Alongside the predictable successes of Boyhood, Birdman and the other top films of the past year, there were a handful of notable absences and surprise inclusions, from a toy-based animation to the Dardennes’ latest drama.
Conventional wisdom says that the Best Picture winner for this year is pretty sewn up. It doesn’t seem that any film has the ability to catch Richard Linklater’s slice-of-life drama Boyhood.
However, the rest of the category was very much up in the air until the nominations announced. Only eight films are vying for the statuette this year, which is the lowest number since the category was expanded in 2010.
Bennett Miller’s chilly drama Foxcatcher – which picked up five other nominations – is notable by its absence, particularly given Miller’s nomination for Best Director and its success in the acting categories for stars Steve Carell and Mark Ruffalo.
The real-life drama is a baffling exclusion given its critical success and its appeal across the other main categories.
Also missing was Angelina Jolie’s war drama Unbroken, which was snubbed almost completely, with the exception of Roger Deakins’ nod for Best Cinematography and a few technical categories. The film has really lost momentum in the wake of poisonous reviews, tossing it aside as nothing more than a film “embalmed in its own nobility”.
Thankfully, the Academy found room in its Best Picture field for Damien Chazelle’s blistering Whiplash – released in UK cinemas tomorrow – which is an incredibly special piece of work. JK Simmons is the frontrunner for Best Supporting Actor and it’s unfortunate that there was no room for Chazelle in the Director field.
He is, however, nominated for his script in the Adapted Screenplay category, which also found room for Paul Thomas Anderson’s Pynchon adaptation Inherent Vice.
The Screenplay categories also included Dan Gilroy’s script for Nightcrawler – a terrifically bleak drama about the morality of crime reporting that should really have secured a Best Picture nomination. Its star, Jake Gyllenhaal, is the most glaring omission from the crowded Best Actor field. Gyllenhaal is nothing short of perfect in Nightcrawler in a chilling, sociopathic performance that should have been a real awards contender.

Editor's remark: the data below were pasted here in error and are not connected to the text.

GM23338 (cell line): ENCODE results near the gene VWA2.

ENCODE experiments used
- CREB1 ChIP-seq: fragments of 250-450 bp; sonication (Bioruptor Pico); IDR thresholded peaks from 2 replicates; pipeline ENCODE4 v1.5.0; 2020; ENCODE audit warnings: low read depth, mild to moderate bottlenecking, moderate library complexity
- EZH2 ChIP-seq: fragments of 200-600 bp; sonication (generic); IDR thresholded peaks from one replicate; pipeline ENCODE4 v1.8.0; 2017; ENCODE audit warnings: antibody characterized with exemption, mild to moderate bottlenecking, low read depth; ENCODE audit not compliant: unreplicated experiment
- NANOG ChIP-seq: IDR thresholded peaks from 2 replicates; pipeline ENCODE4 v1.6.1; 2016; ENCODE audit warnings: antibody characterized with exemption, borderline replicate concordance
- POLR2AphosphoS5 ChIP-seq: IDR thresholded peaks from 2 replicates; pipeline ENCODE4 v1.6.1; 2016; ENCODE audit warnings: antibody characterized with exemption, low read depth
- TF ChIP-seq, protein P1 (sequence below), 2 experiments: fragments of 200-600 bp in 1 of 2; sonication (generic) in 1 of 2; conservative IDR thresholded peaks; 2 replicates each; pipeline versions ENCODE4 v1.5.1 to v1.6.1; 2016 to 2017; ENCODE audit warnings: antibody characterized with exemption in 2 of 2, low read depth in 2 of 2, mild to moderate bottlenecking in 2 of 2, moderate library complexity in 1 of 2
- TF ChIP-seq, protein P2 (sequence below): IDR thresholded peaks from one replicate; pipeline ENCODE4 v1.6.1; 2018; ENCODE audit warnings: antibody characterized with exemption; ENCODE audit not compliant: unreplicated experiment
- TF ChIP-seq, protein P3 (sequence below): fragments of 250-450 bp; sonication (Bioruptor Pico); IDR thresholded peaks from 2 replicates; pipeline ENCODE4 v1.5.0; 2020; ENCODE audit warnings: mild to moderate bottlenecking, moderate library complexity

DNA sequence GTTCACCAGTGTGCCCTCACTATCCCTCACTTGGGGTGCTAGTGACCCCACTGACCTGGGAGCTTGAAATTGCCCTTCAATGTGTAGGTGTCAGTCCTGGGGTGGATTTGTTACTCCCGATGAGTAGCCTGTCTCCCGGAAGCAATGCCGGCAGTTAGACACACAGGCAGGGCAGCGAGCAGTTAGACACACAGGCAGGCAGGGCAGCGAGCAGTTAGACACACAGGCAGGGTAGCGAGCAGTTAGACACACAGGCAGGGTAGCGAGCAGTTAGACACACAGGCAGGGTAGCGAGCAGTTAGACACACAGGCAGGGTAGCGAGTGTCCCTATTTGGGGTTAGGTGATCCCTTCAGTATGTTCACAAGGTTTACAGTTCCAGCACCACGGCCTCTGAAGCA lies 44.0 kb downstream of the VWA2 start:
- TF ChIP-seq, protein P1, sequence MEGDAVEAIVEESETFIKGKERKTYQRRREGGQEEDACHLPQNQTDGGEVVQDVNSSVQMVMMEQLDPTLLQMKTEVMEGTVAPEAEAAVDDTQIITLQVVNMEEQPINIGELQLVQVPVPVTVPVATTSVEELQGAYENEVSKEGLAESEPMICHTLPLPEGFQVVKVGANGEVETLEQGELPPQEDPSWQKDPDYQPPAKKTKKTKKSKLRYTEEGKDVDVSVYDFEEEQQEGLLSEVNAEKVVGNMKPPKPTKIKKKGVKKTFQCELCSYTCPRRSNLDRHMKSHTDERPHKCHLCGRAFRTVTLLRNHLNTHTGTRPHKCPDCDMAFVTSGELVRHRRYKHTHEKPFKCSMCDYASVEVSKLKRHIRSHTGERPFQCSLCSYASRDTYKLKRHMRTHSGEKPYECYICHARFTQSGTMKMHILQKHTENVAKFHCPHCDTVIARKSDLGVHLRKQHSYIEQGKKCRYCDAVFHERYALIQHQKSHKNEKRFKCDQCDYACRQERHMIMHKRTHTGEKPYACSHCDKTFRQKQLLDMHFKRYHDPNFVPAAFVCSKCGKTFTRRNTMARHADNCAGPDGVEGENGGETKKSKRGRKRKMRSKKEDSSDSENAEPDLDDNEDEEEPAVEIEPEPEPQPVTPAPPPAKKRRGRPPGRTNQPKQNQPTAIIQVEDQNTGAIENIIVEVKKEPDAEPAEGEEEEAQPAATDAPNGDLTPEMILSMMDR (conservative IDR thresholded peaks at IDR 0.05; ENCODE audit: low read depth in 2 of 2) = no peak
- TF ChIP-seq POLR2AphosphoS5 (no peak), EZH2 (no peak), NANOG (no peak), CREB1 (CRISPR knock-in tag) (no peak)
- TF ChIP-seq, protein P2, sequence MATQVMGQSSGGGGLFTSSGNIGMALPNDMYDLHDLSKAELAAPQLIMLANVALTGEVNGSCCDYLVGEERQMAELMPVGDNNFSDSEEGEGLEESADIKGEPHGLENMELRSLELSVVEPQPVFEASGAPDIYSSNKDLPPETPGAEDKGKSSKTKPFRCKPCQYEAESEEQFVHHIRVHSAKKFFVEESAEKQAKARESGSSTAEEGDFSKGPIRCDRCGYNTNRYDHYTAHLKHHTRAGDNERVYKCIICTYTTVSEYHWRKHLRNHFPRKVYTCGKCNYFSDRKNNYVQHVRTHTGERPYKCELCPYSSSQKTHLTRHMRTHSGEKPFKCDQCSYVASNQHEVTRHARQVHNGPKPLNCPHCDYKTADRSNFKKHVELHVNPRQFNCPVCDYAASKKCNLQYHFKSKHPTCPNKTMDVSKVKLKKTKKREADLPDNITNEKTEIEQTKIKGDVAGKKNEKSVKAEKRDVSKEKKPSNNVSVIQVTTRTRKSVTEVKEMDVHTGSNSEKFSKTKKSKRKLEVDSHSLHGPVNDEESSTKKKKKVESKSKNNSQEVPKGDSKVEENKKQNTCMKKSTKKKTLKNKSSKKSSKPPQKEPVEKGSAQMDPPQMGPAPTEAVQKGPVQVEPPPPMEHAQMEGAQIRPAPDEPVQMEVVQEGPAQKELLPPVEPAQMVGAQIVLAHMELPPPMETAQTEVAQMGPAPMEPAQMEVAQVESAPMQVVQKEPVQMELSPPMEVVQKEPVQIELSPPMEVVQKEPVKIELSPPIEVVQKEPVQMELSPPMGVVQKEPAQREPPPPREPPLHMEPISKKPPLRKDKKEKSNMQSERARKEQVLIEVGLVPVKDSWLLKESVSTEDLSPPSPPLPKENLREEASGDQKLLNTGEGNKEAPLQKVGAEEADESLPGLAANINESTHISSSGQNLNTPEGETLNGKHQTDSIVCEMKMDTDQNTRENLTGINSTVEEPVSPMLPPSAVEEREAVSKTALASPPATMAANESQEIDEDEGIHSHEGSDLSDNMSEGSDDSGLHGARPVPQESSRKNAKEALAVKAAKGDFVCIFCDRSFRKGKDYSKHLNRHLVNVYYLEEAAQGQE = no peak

This year’s incredibly competitive Best Actor category also left no room for The Grand Budapest Hotel’s eccentric star Ralph Fiennes or Timothy Spall’s terrific display in the otherwise rather sluggish Mr Turner, which was also snubbed at the Golden Globes 2015.
Perhaps the most notable absence from Best Actor, though, is David Oyelowo – star of Selma. That film – which opens in the UK on 6th February – was snubbed in several major categories, despite its nod for Best Picture. In particular, the exclusion of Ava DuVernay from Best Director is making waves amongst those taking exception to the lack of diversity in this year’s nominations, which feature a disproportionate number of white male nominees.
Over in the Best Actress category, Jennifer Aniston’s widely-tipped turn in Cake was snubbed in favour of Marion Cotillard’s performance in Dardenne drama Two Days, One Night.
There was a well-deserved nomination for Rosamund Pike’s breakout portrayal of kidnap victim Amy Dunne in Gone Girl – which was depressingly absent from any of the other major categories, including Best Adapted Screenplay, where it stood a real chance.
In perhaps the most shocking oversight of 2014, The Lego Movie missed out on a spot in the Best Animated Feature category. Whilst ‘Everything is Awesome’ is nominated for Best Original Song, it’s awful that the Academy’s animation branch has chosen to ignore what is without doubt the smartest, most inventive, children’s film in years.
However, the worst snub of the Oscars 2015 nominations occurred in the Best Documentary category. Steve James’ beautifully measured Life Itself, which depicts the life of film critic Roger Ebert, is essential viewing for anyone with an interest in film. It’s both bizarre and troubling that this heartfelt, joyous film isn’t getting awards recognition.
Whatever happens at the Oscars 2015, it’s going to be a ceremony that rewards some truly terrific films. But just as is the case every year, it’s often the films that aren’t there that stick in the mind even more.
What do you think of the nominations for Oscars 2015? Who would you have nominated over the Academy’s choices? Let me know in the comments section.